15. EntropyAlwaysWins TANSTAAFL. Registered Senior Member

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    Not being the president of the US would be a property of you by that definition, just as not reflecting red light is a property of the leaf.
     
  16. Captain Kremmen All aboard, me Hearties! Valued Senior Member

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    I can't quite decide on whether not being able to do something can be a characteristic of an entity. If I tried, I could probably think of some instances, but I think they would be exceptions. I think that it would be if by necessity, that that was the case. I can't see that the inability of a leaf to absorb blue and yellow can validly be said to be a property of that leaf.
    In common usage, which is what I would prefer to stick to, we define things by what they do rather than what they do not do.
     
    Last edited: Jul 16, 2009
  17. Enmos Staff Member

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    That's arbitrary

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    [deleted- explained in next post]
     
    Last edited: Jul 16, 2009
  18. Enmos Staff Member

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    You are calling it green because of those 'non-characteristics'!

    Look, what is the difference between:
    - absorbing all wavelengths but some.
    - only reflecting some wavelengths.

    No difference.
     
  19. Captain Kremmen All aboard, me Hearties! Valued Senior Member

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    Damn, you deleted a patsy argument

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    I'll work on what's left.

    The difference between something that a thing does being a property of that thing, and something that that thing does not do being a property of that thing, is, in the example of the leaf, the presence of a whole system within that leaf to absorb and use light of specific wavelengths, and the absence of the ability to absorb other wavelengths.

    I think that what a thing does, rather than what is does not do, is what we would generally accept to be characteristic of that thing.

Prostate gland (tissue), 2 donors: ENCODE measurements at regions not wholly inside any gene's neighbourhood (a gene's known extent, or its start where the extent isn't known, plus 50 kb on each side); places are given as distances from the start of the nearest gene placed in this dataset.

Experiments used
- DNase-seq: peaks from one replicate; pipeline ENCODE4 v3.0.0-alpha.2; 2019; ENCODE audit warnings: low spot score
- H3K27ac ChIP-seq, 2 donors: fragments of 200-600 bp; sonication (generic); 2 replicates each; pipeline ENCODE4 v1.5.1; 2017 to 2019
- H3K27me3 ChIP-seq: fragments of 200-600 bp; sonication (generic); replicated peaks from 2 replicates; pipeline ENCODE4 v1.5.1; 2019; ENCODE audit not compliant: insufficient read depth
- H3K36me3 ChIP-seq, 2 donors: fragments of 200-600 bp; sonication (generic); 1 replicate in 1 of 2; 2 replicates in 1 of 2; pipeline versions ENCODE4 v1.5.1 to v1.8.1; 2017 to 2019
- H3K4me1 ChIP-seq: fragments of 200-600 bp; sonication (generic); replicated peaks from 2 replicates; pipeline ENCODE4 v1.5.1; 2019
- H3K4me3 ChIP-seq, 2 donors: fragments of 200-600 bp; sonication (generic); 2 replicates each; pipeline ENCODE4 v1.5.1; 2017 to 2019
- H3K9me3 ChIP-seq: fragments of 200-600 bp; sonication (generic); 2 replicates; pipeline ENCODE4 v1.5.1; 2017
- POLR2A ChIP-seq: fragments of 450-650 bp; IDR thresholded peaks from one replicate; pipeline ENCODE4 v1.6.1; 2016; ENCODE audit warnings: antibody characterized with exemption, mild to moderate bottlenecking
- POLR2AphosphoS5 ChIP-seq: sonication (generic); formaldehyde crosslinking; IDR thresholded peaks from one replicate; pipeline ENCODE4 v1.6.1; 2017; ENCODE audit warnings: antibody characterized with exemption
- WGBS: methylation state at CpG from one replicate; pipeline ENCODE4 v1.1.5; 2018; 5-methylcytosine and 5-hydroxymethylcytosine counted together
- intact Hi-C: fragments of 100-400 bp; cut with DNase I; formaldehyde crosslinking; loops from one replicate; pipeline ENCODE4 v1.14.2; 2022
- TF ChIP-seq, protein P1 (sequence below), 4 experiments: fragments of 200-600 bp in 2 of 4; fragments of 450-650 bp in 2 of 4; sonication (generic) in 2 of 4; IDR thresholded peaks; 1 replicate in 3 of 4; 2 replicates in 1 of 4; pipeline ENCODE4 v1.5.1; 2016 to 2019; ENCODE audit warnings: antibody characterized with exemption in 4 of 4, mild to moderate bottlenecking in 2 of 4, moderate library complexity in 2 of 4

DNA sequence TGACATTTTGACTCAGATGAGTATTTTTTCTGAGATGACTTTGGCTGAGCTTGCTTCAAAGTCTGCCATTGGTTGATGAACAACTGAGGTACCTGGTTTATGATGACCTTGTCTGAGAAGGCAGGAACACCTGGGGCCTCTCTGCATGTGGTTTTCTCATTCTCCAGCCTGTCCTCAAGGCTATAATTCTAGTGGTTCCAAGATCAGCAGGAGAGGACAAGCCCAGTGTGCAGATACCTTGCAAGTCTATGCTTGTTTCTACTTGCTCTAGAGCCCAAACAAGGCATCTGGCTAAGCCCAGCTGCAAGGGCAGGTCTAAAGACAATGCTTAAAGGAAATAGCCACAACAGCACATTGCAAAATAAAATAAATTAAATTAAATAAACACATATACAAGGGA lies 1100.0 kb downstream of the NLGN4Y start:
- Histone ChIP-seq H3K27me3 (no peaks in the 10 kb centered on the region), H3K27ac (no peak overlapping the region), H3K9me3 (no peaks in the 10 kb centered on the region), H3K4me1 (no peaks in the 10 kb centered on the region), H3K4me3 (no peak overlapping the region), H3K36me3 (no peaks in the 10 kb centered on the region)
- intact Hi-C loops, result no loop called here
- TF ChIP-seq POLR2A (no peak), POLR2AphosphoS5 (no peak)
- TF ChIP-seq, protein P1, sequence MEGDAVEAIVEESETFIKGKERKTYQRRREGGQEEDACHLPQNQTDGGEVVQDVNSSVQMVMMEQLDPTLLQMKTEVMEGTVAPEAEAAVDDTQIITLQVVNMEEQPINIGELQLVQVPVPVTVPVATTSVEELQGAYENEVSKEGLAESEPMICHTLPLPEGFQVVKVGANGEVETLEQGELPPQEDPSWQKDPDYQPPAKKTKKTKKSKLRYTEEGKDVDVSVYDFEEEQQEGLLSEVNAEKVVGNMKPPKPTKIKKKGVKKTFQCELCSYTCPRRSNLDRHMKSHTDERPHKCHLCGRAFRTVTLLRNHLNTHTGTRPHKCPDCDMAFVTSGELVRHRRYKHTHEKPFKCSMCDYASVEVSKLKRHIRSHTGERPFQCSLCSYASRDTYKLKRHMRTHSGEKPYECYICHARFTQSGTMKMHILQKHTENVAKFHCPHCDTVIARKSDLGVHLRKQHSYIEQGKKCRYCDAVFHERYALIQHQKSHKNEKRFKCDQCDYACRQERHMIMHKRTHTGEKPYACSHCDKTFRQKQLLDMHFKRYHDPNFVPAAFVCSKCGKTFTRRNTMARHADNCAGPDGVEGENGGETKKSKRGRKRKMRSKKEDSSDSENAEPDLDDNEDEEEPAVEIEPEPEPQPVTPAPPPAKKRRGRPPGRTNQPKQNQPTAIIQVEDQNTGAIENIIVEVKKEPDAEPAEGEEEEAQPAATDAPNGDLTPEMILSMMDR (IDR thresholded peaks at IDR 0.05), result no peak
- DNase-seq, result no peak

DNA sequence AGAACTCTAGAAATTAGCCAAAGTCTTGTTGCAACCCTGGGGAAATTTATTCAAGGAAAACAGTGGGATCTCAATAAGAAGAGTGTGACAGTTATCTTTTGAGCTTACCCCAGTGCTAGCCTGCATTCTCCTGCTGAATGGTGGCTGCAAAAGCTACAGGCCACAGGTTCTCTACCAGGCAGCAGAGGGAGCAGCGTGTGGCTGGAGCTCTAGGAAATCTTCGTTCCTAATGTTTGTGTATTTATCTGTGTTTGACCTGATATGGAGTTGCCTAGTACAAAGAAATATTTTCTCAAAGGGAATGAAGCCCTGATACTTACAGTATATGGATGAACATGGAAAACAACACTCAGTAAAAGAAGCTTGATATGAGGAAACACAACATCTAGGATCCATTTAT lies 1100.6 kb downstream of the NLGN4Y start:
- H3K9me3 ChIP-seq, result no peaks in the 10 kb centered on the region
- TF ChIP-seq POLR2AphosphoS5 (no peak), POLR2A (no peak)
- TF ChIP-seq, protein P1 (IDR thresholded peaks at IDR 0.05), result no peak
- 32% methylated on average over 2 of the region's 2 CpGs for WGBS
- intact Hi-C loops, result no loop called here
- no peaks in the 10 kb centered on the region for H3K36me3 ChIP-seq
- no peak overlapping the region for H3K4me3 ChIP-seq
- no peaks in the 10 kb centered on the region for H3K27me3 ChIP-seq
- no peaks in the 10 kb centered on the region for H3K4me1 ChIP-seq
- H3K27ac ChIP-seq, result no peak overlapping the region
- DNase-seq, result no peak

Don't you?
     
  20. EndLightEnd This too shall pass. Registered Senior Member

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    I see your point, but the fact remains color cannot exist without light transmitting that information.

    Im partially colorblind as well. High five :cheers:
     
  21. ripleofdeath Registered Senior Member

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    personal perception has nothing to do with core physics principals/laws.

    light exists as does matter.

    hypothetically speaking (an example of absolutism);

    just because you may have been blown up by a suicide bombing Bonita banana deathly yellow bang squad...
    does that mean all the earth disappears also because you can no longer perceive it ?(and that all human rights laws are now null and void).
     
  22. Enmos Staff Member

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    No, both are part of the same characteristic. Logic dictates that you can't have one without the other.
    Did you read my last post ?
     
  23. Enmos Staff Member

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    The fact remains that color perception cannot exist without light transmitting that information.
    Although.. that's not entirely true either

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    I'm red/green colorblind. I assume you are as well ?